@KM: As a person who pushes strollers in Albany fairly frequently, it is sometimes VERY difficult on pusher and child to go over certain sidewalks not only because of not being cleared (which is, indeed, a big problem) but also because of the actual state of the sidewalk. There are huge potholes, uneven cracks, roots pushing up the cement, etc. that make it so difficult to push a stroller. I hate walking on the street, esp. with a child, but in certain areas, I have to do it so I can actually make it through that area on foot. Ugh.

Pedestrians need to follow crosswalk signals as well, they account for things like green arrows.

Pedestrians need to never walk in the road, ever. I see pedestrians walk on the road in snowy conditions to avoid unshoveled sidewalks, if the sidewalk is slippery, the roads are slippery too, especially near intersections. Impeding traffic that can't stop easily is dangerous.

And a third, children should never play in the street.

Pedestrians need to learn to use the ped signals when provided. Push the button and wait until the walk signal before you cross. If you cross against the orange hand, you're jaywalking. Cars don't have to yield to you because you are breaking the law.

Hear, hear!

I especially love it when the students from Albany High amble across Washington and the cross streets when traffic has the green light. It's like they're daring you to hit them. I know where they've learned this behavior, too, after watching mothers drag young children across Central against the light.

Why fight Darwin? He'll always win.

Add to the above that almost nobody slows down in the 20 mph school zones. There are so many schools on my route to work and when I actually slow down to 30, the cars behind me don't even seem to understand why I've slowed down to what seems like a crawl.

I meant to write "slow down to 20" in the school zone -- but even 30 is too slow for Albany drivers.

I once drove the exact speed limit for the length of Krumkill Rd. (where I confess I got a speeding ticket years ago) and when I got to the end to make my turn, a red neck in a pick-up truck who had been behind me pulled up next to me and shook his fist at me (I'm a benign looking older lady) and was screaming at me through his window. There are sociopaths out there who feel entitled to speed and run red lights and ignore the rules of the road and no doubt drive drunk until they kill somebody.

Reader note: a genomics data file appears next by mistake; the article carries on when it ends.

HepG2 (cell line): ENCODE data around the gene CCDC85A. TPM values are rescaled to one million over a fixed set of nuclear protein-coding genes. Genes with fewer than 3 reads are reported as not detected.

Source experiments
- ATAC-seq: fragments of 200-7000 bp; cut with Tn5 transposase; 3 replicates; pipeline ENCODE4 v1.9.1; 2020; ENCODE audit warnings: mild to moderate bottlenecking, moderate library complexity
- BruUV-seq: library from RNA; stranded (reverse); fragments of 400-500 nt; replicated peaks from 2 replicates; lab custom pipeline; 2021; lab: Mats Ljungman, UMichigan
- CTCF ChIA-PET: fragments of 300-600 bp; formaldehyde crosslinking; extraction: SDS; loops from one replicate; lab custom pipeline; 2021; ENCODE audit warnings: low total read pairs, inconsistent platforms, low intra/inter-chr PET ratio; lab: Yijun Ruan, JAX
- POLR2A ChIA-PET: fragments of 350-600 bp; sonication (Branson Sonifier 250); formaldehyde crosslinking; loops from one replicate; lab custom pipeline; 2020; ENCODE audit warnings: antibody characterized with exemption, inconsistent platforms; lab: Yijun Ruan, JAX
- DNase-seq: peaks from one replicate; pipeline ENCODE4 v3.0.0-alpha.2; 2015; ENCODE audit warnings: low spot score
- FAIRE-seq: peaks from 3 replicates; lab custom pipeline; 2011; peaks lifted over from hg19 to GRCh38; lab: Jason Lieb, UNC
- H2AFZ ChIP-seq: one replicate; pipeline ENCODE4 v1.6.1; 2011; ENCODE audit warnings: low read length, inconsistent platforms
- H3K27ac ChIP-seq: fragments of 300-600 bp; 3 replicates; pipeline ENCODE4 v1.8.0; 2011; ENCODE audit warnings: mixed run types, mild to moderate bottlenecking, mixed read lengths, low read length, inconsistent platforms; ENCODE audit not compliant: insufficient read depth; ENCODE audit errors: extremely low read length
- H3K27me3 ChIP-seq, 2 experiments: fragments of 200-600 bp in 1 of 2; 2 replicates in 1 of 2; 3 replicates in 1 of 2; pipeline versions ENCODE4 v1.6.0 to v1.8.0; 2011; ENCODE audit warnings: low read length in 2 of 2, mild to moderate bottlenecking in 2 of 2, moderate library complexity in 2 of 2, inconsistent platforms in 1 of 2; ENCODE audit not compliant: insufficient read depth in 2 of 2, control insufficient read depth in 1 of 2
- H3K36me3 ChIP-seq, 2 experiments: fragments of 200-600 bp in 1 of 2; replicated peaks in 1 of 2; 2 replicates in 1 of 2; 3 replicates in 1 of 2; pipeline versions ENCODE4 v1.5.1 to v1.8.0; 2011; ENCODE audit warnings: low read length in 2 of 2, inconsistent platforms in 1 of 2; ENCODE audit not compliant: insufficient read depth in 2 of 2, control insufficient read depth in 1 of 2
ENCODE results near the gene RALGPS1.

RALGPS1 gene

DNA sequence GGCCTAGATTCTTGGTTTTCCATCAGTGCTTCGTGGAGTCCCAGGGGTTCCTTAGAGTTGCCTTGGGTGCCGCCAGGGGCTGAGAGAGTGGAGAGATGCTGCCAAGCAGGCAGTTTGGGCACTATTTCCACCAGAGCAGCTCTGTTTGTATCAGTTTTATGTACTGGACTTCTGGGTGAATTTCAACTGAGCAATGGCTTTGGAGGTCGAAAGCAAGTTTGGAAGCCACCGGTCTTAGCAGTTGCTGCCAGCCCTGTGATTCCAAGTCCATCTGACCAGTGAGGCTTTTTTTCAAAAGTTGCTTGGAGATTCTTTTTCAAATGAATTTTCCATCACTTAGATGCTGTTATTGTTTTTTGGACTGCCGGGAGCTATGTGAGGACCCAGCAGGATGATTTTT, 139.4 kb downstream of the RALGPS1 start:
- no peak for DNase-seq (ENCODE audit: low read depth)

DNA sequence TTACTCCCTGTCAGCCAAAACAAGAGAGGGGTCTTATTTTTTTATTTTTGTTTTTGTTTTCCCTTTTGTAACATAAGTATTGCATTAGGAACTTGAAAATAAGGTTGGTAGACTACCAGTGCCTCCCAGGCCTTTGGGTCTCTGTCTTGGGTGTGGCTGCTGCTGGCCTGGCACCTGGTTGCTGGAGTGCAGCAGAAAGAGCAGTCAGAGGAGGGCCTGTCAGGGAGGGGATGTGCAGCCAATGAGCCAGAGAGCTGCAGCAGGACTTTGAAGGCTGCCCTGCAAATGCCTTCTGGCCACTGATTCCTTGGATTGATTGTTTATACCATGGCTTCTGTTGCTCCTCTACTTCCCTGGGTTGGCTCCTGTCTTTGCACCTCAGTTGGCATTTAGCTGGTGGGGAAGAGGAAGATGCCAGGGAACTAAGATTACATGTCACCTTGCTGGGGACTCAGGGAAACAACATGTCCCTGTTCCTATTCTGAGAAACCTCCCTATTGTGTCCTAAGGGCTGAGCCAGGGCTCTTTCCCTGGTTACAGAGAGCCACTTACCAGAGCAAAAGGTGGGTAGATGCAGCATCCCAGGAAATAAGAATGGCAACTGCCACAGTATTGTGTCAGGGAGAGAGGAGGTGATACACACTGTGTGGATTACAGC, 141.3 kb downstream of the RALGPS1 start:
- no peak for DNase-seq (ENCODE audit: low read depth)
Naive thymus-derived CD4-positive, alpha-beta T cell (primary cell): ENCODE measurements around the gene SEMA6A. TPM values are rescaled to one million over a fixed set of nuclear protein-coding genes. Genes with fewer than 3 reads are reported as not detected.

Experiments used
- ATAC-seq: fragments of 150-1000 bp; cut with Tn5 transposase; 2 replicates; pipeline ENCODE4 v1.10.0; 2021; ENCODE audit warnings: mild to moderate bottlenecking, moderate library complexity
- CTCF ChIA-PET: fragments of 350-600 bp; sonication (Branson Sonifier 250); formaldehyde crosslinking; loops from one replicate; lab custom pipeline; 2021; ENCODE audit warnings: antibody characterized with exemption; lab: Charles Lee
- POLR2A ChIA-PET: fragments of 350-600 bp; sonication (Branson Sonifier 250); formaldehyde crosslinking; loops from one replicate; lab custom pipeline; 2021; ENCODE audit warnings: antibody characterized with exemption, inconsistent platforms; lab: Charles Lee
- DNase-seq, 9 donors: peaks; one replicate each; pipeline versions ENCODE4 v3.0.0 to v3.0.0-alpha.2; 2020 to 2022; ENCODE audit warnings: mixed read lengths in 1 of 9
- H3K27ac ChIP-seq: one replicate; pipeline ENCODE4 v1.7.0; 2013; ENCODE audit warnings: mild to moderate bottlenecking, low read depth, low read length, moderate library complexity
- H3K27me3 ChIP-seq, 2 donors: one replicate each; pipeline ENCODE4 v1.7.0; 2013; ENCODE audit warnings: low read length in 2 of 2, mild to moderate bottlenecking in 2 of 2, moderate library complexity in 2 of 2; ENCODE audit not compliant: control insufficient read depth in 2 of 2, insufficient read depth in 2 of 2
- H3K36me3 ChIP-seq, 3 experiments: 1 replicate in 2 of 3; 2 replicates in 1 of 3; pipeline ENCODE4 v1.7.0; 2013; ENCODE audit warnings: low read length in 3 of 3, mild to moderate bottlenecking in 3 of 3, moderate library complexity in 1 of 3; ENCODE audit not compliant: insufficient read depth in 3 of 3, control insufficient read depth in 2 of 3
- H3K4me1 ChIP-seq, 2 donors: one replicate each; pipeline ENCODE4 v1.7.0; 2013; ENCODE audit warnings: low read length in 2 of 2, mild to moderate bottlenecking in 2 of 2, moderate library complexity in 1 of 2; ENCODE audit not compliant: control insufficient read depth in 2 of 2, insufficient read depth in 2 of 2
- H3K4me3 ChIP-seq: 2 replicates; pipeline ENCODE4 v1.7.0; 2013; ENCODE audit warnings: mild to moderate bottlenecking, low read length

Regardless of the right-of-way, the driver is required by law to take great care to avoid "hitting" pedestrians. Cars still have to avoid hitting pedestrians which may require vehicles to yield.

Greg, it would be great if you could do some follow up on some of the points raised here, for example on the timing of the lights in Albany or why the Albany police don't have more traffic cops handing out tickets. I know there was some neighborhood associations looking into red light cameras in the city to automatically send out tickets when someone ran a red light.

Also, a personal pet peeve is when cars park or stop in a crosswalk. I can't tell you how many times I have had to walk around cars that were parked right up to a corner blocking pedestrian access to the cross walk or people stopped at light blocking the cross walk and sometimes the whole intersection.

Crossing Central Avenue itself in Colonie is like an equivalent of walking the interstate highway (like the Thruway and Northway) with traffic
going by at the same time. It is a very dangerous road for pedestrians to cross. Alot of people are being killed trying to cross Central Avenue. Cars go between 55 mph and 60 mph on Central Avenue. That is very fast, and with that speed, pedestrians would be very frightened, and end up killed in the matter of seconds. Police should crack down on people who walk across Central Avenue who don't use crosswalks (that is a good way to get killed) When I walk across Central Avenue, I always use a crosswalk, wait until the light turns red, and the walk-don't walk sign is set to walk.